Factory’s mission is to enthrall audiences with the imagination of Canadian playwrights and develop the next generation of diverse theatre artists. Since its founding in 1970, Factory has committed to exclusively produce Canadian plays. Factory has made it an artistic priority to invest in, and showcase Canadian artists who bring their stories to our theatre in Toronto. This has made Factory the home of the Canadian playwright and for over four decades, developing and producing some of the finest theatrical works in our national canon and giving space to some of the most gifted and prolific playwrights in Canada.
Founded in 1970 by Ken Gass and Frank Trotz, Factory Theatre was the first company in the history of this country to produce only Canadian plays. Its huge initial success led to the founding of the Alternate Theatre Movement which radically changed the face of Canadian theatre in favour of the Canadian voice. For more than 50 years, Factory has been known as the “Home of the Canadian Playwright” and has produced more than 300 new Canadian plays in mainstage productions and 600 more in workshop and other formats.
Throughout the 1970s, Factory operated out of a number of different venues across Toronto. In 1979, founding artistic director Ken Gass left the company and Bob White assumed the artistic leadership (1979-87). In 1984, Factory moved into its present location at 125 Bathurst Street. Under the Artistic Direction of Jackie Maxwell (1987-1995), the company continued its commitment to new Canadian work and developed a strong presence in translating the work of Quebecois authors for English-speaking audiences. Ken Gass (1996-2012) returned to Factory at a time of great financial duress. With the commitment of all its talented staff led by its Artistic and Managing Directors, the subsequent period was one of operational stabilization and the presentation of dynamic seasons that began to increasingly focus on the work of culturally diverse artists and diverse theatrical voices.
From 2012-2014, Nina Lee Aquino and Nigel Shawn Williams were Co-Artistic Directors, and beginning in 2015, Nina was appointed sole Artistic Director of Factory Theatre, the first person of colour to lead the organization and the first woman of colour to serve as Artistic Director of a venued theatre company in Canada.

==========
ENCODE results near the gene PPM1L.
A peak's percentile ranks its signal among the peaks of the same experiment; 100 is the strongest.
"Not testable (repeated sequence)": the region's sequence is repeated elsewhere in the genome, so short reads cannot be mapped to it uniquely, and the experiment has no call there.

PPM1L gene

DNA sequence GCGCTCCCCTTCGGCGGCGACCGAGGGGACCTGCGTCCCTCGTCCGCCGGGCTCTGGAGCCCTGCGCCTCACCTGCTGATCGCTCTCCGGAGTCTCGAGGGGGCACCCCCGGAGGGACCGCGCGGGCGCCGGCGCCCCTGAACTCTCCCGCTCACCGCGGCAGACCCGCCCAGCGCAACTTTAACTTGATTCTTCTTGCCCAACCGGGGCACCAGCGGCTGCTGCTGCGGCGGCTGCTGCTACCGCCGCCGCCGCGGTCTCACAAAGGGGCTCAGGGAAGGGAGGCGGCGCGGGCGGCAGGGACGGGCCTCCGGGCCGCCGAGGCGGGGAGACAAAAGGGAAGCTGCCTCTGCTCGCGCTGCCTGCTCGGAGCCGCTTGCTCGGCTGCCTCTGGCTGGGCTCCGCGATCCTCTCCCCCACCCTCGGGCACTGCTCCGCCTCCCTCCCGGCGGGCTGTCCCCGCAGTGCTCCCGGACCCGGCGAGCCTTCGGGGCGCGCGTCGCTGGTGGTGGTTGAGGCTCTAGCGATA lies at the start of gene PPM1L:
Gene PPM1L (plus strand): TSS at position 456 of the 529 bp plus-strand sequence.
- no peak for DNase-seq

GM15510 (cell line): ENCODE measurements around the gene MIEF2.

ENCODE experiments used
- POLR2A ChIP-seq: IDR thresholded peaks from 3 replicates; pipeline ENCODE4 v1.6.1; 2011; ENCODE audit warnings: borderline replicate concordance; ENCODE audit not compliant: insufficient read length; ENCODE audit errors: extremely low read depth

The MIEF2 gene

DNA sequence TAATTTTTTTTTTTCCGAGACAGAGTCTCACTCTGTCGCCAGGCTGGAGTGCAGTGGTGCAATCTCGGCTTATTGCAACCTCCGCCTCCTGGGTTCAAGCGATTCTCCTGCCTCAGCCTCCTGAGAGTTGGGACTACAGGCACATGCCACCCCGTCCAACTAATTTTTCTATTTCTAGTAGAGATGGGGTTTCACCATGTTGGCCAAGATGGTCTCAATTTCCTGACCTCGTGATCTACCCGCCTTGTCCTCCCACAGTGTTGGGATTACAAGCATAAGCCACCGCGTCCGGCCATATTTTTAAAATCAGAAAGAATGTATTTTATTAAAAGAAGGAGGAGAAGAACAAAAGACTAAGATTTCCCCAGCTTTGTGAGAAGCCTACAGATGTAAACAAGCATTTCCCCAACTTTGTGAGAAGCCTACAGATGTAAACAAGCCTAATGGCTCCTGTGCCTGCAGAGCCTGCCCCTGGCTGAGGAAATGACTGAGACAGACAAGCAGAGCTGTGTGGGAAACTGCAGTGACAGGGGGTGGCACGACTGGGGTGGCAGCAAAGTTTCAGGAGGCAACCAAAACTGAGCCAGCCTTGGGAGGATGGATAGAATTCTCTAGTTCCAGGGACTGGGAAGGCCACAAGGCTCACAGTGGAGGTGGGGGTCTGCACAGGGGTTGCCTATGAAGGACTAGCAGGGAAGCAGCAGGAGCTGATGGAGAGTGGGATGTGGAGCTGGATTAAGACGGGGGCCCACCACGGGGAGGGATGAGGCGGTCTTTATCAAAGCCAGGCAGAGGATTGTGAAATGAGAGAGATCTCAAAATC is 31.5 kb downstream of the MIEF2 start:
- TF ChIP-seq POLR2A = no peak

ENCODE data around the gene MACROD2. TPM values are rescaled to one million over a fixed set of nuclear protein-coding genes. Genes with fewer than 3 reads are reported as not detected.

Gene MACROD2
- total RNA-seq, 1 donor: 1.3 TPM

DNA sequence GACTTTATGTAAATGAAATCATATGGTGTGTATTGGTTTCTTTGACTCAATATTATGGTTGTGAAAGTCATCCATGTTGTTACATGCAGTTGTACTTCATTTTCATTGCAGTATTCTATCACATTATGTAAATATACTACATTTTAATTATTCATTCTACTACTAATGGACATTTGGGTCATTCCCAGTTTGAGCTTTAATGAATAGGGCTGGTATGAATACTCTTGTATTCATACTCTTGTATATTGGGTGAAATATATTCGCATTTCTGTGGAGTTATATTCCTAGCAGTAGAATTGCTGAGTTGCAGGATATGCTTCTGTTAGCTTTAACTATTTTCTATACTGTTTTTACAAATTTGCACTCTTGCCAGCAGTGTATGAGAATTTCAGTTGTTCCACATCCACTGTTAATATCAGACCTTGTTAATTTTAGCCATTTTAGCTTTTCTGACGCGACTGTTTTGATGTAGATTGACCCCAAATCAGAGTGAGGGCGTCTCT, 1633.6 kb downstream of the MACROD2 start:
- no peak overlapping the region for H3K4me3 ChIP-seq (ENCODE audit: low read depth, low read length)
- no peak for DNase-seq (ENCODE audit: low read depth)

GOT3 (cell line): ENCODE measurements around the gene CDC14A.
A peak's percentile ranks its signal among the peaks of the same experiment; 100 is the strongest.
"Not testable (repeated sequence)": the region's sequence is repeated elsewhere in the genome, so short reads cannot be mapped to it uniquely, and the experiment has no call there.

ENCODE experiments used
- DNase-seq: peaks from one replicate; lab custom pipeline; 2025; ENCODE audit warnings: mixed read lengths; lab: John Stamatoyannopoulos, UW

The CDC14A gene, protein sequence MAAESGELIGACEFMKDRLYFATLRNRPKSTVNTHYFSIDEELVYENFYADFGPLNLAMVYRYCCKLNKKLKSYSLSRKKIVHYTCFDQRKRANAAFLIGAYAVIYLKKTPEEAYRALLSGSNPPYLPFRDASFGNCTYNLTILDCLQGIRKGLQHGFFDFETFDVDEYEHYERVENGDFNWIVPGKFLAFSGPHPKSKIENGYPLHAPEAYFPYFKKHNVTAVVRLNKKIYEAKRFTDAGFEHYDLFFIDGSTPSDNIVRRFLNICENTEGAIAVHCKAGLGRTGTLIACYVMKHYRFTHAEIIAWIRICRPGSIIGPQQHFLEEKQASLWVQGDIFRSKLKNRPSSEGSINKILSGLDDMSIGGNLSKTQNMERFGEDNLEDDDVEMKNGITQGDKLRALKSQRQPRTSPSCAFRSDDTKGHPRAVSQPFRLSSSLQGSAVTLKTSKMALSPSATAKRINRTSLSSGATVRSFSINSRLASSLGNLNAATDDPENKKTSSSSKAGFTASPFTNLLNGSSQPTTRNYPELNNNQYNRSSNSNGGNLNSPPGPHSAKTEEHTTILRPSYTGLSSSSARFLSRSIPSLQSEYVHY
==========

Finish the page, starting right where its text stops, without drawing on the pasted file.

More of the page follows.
Over 10 seasons, Nina programmed world premiere and Toronto premiere productions from playwrights such as David Yee, Anusree Roy, Marjorie Chan, Yvette Nolan, Kat Sandler, and Jeff Ho, among others; programmed bold and imaginative re-interpretations of classic Canadian plays from Judith Thompson, Colleen Wagner, David French, Linda Griffiths, Daniel MacIvor, Anosh Irani, and Claudia Dey; fostered relationships with some of the best theatre companies from across the country and brought their productions to Toronto audiences through Factory’s CrossCurrents Canada presentation series; and secured Factory’s reputation as a leader in developing new plays and a champion of writers.
Nina was a guiding force for the company for a decade during which she mentored emerging talent, created a platform for diverse voices to be heard, and a stage for the best in Canadian theatre.
On the heels of Factory’s 50th Anniversary Season, Nina Lee Aquino left Factory in a strong artistic as well as financial position, and firmly established herself as a leader and trailblazer in the Canadian theatre landscape.
Factory purchased its heritage facility in March 1999. Now in its 6th decade, the Factory is now lead by Artistic Director Mel Hague.
Factory proudly works with a number of unions and professional associations to engage the artists and tradespeople who make the work you see on stage, include IATSE Local 58, Canadian Actors Equity Association, the Playwrights Guild of Canada, and the Associated Designers of Canada. We are a proud participant in Equity’s Not In Our Space program and are a certified Champion-level employer with the Ontario Living Wage Network.
Factory stands on the land under The Dish With One Spoon Wampum Covenant, a treaty between the Anishinaabe, Mississaugas and Haudenosaunee that binds them to share the territory and protect the land. Subsequent people (Indigenous and settlers alike) have been invited into this treaty in the spirit of peace, friendship and respect. Today, the meeting place of Toronto (Tkaronto) is still the home to many Indigenous people from across Turtle Island. Factory would like to acknowledge with gratitude all the storytellers, stewards, and caretakers – recorded and unrecorded – that continue to host Factory at this gathering place for over 30 years.